√ Choose a Leadership-For-Change framework. Addressing school stress is essentially culture work, and changing culture has been described by John Kotter as “an absurd act of daring.” Indeed! It does not matter which particular leadership for change framework you subscribe to—my favorites are Collins, Kotter, Boleman/Deal, Lencioni, and Hefitz/Linsky—but rather that you choose and adhere to a proven plan of action. Addressing school stress is neither simple nor a quick fix, but making progress on it will positively impact the entire school experience, and the wellbeing and future success of your students.
√ Create a Stress Task Force and secure administrative support. One person, even if it’s the school principal, cannot do the stress work alone. It takes a team of people that is patient, persistent, adaptive, bold, and focused on action and results. Ideally, the Task Force would consist of credible and influential students, parents, and teachers, and include at least one school administrator—the group should be no larger than 15. The stress work will push up against sacred cows (e.g. homework; e.g. assessment), so it is critical that the higher powers know of and support the work of the group. Give permission to the school community to talk about the dark side of school achievement.
√ Know the particular nature of your stress culture. One shouldn’t throw spaghetti at the wall to see what sticks. Effective schools know the ins and outs of the stress of its students, its sources (school, parents, self, college) and match strategies accordingly. Study your stress culture through quantitative measures, such as a stress survey (see survey samples here), and through qualitative measures, such as anecdotes, student testimonials, and focus groups.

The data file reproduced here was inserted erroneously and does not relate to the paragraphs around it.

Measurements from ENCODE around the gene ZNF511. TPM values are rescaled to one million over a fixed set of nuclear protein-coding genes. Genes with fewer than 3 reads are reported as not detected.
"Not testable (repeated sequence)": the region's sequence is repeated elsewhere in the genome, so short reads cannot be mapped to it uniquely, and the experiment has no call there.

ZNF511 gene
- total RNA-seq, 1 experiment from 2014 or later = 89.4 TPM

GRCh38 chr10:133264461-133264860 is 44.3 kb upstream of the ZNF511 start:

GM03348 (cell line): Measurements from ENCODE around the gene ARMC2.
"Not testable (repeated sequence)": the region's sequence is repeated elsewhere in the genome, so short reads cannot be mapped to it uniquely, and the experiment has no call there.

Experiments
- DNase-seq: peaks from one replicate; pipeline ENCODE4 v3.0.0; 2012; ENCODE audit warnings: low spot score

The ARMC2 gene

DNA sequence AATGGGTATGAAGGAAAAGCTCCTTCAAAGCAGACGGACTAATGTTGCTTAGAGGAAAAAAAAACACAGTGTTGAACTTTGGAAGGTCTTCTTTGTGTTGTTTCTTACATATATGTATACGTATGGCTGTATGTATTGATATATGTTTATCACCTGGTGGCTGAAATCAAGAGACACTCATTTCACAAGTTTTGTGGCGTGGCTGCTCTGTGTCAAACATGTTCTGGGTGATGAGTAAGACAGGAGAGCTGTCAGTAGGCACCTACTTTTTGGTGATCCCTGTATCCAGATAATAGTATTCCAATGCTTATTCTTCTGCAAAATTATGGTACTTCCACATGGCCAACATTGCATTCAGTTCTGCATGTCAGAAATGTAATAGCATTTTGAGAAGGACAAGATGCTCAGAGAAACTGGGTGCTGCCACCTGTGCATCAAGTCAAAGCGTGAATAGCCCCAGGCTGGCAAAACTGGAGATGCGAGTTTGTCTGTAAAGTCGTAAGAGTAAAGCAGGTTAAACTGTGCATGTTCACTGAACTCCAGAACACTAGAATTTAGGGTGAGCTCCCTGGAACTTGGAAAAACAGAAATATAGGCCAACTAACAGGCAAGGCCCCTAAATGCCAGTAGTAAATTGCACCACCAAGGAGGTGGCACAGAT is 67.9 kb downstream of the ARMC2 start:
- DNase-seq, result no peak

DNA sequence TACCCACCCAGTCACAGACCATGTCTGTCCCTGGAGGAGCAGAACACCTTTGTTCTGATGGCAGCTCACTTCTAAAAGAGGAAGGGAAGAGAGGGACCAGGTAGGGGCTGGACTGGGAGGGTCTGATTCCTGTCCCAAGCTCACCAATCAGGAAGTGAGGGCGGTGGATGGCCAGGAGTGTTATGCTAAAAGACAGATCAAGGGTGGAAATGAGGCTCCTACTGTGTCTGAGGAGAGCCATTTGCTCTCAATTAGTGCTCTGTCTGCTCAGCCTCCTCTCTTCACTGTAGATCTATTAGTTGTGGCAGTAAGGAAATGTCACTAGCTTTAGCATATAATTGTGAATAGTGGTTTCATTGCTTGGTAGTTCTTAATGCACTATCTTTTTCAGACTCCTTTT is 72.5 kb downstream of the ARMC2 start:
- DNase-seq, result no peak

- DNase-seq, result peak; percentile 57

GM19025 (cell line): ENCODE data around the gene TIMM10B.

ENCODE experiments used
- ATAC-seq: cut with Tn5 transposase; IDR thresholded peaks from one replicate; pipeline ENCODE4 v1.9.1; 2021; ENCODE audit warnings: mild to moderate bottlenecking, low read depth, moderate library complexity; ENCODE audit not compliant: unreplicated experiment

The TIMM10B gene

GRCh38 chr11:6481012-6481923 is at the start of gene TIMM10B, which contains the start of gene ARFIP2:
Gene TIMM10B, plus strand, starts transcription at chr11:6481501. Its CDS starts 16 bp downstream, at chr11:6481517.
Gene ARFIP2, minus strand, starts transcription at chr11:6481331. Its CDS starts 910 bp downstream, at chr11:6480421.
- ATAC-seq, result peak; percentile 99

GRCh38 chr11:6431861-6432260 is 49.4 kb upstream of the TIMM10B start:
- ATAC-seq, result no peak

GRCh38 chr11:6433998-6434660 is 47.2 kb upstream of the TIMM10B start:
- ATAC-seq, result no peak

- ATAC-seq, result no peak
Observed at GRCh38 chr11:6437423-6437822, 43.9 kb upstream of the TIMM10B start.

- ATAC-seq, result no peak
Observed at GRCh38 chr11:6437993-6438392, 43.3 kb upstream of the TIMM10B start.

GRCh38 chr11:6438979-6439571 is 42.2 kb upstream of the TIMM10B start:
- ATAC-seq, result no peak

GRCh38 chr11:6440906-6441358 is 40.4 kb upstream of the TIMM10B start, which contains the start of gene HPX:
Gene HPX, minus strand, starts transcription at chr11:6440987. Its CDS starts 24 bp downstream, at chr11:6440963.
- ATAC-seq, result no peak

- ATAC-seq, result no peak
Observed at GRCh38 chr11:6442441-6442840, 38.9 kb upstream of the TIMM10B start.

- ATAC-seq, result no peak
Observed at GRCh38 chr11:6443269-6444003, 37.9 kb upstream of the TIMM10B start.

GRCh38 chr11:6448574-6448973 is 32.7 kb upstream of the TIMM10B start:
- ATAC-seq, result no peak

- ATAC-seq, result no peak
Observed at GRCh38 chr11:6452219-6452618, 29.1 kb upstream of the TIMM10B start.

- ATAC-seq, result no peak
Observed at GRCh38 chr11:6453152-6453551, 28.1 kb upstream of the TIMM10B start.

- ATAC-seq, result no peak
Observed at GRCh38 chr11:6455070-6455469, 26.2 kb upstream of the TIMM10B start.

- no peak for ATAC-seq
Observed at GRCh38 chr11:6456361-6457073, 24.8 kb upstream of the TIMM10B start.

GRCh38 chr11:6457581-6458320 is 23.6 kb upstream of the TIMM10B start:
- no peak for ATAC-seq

√ Acquire and disseminate institutional knowledge on stress topics. The gamut of stress topics include homework, scheduling, extra-curriculars, assessments, cheating, perfectionism, the psychology and physiology of stress, the stress cycle, learned helplessness, adolescent suicide, among others. The school needs to gain institutional knowledge on these topics, and teach the school community about it. In doing so, everyone in the community will be properly informed to make good decisions in support of student learning and wellbeing. (Link to Chapter 2 of the dissertation: Literature review)
√ Choose from a bevy of possible strategies. There are many proven strategies that can improve a student’s resilience toward stress, assist parents in being a support rather than a cause of stress, and prevent schools from unwittingly perpetuating a stress culture by its practices. Strategies have been divided into three silos—school, parents, and students—and intended to be coordinated by the school (though any individual or group can promote it).
√ Commit to a school-wide Wellness Plan as the primary antidote to unhealthy school stress. Not all stress is bad. Eustress is healthy stress, which leads to higher performance (Yerkes-Dodson curve). Young people cannot be shielded from stress. However, where unhealthy, chronic stress (distress) exists, we should battle it as we do a virus or sickness: cope with symptoms, go to the root cause for eradication, but also empower the patient. Wellness has many dimensions, and here is the diagram that I subscribe to (as it relates to school):